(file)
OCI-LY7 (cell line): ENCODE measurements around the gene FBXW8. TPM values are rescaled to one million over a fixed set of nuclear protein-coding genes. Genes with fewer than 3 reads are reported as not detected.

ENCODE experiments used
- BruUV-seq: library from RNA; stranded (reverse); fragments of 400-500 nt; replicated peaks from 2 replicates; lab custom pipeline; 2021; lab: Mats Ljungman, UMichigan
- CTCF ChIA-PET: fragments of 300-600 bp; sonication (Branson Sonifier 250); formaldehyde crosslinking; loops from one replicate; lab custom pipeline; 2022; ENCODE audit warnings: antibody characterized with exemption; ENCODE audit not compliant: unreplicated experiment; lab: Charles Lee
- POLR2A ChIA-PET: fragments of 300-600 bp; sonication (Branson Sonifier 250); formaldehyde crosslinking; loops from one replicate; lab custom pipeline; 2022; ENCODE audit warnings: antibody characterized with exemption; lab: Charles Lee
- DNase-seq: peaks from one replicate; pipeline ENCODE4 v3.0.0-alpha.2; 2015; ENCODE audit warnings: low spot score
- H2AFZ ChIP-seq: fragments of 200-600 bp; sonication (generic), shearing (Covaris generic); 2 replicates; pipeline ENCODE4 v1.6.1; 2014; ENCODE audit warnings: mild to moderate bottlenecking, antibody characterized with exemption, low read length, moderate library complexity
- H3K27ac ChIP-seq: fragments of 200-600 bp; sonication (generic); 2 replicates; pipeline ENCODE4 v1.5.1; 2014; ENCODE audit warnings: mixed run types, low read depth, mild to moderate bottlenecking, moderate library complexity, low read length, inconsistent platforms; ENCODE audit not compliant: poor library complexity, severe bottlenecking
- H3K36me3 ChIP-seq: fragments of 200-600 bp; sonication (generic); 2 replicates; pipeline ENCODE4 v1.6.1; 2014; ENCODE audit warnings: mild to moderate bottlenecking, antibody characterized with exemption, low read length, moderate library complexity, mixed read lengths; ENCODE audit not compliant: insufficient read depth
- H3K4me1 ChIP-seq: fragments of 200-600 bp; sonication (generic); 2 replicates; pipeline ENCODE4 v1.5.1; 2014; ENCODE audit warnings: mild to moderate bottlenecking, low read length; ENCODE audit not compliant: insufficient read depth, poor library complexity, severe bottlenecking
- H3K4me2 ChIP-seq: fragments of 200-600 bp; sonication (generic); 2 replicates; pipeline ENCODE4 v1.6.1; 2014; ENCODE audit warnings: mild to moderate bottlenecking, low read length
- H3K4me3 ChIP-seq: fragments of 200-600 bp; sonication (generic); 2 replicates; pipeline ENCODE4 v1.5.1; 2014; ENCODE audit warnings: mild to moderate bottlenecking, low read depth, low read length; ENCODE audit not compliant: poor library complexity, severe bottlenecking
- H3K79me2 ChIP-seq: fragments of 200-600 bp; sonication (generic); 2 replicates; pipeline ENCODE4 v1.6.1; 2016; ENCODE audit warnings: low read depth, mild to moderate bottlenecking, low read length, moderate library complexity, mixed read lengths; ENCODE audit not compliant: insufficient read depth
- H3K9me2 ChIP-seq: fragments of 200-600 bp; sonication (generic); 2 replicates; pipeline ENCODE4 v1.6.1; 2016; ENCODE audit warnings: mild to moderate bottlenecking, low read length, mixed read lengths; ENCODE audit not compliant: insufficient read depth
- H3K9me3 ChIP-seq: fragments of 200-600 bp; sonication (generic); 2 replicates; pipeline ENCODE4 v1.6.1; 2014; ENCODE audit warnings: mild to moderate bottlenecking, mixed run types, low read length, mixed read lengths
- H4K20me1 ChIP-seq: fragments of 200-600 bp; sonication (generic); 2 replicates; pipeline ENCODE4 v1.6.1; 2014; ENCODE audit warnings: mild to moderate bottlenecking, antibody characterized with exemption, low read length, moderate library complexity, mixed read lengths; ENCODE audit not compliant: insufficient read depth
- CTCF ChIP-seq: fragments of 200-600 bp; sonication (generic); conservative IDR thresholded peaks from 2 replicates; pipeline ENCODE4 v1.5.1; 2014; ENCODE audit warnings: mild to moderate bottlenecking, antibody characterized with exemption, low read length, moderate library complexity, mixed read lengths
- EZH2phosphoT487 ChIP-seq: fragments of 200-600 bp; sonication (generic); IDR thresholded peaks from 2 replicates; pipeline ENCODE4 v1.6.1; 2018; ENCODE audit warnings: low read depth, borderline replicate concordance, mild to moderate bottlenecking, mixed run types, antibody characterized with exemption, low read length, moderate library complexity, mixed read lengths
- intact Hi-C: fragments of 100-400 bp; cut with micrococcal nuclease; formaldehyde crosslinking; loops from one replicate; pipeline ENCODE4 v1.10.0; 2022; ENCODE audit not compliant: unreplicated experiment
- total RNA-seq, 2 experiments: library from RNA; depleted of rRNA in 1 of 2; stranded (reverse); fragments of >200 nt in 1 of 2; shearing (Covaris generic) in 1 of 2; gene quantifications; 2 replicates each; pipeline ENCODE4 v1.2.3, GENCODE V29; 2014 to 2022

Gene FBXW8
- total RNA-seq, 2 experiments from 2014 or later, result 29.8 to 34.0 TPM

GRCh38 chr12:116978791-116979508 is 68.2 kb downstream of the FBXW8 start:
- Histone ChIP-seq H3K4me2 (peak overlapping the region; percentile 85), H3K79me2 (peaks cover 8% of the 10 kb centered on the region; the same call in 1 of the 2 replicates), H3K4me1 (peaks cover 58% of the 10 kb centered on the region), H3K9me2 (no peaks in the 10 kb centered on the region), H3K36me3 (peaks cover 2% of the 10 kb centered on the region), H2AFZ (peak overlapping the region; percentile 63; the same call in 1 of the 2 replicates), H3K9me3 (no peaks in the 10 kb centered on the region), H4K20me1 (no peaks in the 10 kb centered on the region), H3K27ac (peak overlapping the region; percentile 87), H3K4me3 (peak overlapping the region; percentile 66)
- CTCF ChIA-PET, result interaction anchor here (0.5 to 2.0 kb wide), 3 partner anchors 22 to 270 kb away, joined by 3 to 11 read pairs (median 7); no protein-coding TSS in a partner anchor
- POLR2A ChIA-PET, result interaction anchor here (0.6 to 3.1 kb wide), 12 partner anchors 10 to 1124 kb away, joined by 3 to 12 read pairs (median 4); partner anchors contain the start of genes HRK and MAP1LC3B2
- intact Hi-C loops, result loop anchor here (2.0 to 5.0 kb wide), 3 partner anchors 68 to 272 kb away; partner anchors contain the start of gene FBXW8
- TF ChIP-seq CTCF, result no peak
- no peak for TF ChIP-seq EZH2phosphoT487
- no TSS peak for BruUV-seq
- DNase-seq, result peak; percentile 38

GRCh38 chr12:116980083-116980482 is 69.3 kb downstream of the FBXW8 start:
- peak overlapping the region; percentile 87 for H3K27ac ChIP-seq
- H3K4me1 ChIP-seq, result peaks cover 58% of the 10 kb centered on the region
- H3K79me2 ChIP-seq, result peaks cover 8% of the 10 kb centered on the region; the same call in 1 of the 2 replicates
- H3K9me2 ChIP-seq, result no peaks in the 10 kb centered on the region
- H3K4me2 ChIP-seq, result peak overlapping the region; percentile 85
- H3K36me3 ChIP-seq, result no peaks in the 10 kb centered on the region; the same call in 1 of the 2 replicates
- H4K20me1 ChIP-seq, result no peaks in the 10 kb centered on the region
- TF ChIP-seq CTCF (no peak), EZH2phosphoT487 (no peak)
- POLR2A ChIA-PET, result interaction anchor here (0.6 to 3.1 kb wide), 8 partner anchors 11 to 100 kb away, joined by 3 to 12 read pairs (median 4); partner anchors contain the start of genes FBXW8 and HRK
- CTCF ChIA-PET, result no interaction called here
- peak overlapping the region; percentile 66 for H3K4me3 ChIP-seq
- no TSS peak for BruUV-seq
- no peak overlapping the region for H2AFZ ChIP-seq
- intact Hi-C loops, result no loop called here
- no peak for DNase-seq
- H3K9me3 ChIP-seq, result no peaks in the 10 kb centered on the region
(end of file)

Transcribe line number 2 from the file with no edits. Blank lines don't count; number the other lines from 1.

ENCODE experiments used